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Campus freezes over for a good cause

SGA+President+John+Jose+and+Victor+E.+Viking+dump+ice+water+on+President+Mearns.
SGA President John Jose and Victor E. Viking dump ice water on President Mearns.

SGA President John Jose and Victor E. Viking dump ice water on President Mearns.

Kody Kahle

Kody Kahle

SGA President John Jose and Victor E. Viking dump ice water on President Mearns.

Carrie Crotzer, Sports Editor

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From Chris Pratt, to Justin Timberlake,all the way to President Mearns, many across the nation now have something in common. They have all soaked themselves with ice cold water to support this year’s breakout cause, ALS.

Making its debut in late July, the ALS Ice Bucket Challenge now amasses the majority of everyone’s Facebook timeline, featuring videos of friends and celebrities alike pouring ice water over their heads, challenging the next person.

With the phenomenon spreading across the country and throughout the world, it was only a matter of time before it made its way to NKU.

Among NKU community membersthat have participated include men’s basketball Head Coach Dave Bezold, men’s soccer Head Coach John Basalyga and President Geoffrey Mearns.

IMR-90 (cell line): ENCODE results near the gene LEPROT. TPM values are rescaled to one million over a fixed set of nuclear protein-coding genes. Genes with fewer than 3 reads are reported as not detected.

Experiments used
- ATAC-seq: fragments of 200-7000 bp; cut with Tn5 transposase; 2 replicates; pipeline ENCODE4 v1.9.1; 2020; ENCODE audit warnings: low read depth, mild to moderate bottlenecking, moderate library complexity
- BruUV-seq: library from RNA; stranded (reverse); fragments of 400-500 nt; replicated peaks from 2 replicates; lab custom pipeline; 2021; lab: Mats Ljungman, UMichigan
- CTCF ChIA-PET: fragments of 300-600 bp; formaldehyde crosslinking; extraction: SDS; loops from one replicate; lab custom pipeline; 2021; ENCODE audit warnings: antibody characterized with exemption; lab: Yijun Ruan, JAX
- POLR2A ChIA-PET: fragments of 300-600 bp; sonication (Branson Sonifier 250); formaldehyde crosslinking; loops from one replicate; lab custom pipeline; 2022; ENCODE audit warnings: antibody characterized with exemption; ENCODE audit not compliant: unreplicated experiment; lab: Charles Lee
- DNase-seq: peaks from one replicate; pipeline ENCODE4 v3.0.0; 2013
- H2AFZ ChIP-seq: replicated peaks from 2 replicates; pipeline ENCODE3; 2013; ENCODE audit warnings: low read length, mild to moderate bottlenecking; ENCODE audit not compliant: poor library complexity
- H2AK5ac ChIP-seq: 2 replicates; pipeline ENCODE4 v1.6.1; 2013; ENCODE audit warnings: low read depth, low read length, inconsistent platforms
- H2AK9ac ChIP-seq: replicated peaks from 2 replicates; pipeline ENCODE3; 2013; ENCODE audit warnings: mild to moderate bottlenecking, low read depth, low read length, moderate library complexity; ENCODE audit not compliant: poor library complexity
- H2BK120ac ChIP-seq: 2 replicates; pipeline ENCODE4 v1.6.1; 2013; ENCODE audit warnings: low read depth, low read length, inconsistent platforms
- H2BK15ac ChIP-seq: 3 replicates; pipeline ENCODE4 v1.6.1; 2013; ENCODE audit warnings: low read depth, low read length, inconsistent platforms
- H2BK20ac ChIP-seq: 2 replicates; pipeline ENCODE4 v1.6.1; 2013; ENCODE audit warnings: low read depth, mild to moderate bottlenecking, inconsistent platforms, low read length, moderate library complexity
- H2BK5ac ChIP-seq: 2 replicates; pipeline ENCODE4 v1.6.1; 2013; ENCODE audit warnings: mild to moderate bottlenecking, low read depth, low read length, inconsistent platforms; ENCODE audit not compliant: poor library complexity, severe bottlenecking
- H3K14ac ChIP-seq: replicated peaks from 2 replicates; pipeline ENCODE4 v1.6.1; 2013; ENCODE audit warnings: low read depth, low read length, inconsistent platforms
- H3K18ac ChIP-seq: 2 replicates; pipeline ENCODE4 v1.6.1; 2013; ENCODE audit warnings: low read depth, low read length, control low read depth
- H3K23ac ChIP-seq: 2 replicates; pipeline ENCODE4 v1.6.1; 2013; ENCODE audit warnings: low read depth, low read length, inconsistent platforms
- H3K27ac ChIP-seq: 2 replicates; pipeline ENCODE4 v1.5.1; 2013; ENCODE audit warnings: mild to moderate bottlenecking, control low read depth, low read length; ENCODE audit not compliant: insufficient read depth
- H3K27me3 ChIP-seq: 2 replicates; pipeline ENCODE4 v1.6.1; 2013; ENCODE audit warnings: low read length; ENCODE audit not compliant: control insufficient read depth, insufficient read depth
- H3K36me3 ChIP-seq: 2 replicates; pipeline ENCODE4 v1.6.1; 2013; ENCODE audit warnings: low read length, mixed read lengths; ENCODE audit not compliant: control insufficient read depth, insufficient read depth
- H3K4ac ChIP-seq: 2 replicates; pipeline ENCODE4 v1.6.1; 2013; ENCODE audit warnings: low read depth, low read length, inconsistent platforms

All those accepting the challenge coming from other teams, daughters and basketball players, all said they didn’t mind, as it was for a good cause.

“Anytime you can make anybody aware of anything that people need help in, I think it’s good,” Basalyga said.

Making people aware of ALS is only one of the benefits of the Ice Bucket Challenge.

According to a New York Times article, the videos that started going viral less than a month ago have raised nearly $42 million from July 29 to Aug. 21, more than doubling their total donations from the previous year.

“I think that it’s one of those things for whatever reason just takes off. It opens your eyes to something you hadn’t thought about,” Bezold said. “It’s a neat thing to do and then to be able to talk about it.”

And talk about it people do. The Challenge has overnight become the latest trend, bringing people together all across the globe, no matter how much or little they have in common.

“It has turned out to be an extraordinary campaign that has raised awareness for ALS all across the country and all around the world,” Mearns said, who participated in the event at this year’s Fresh Fusion.

“This was also an opportunity as a campus community to not only make a statement about that particular disease, but also about how a university community comes together to support each other and to support others who need our help.”

To donate to ALS research go to als.org.

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Campus freezes over for a good cause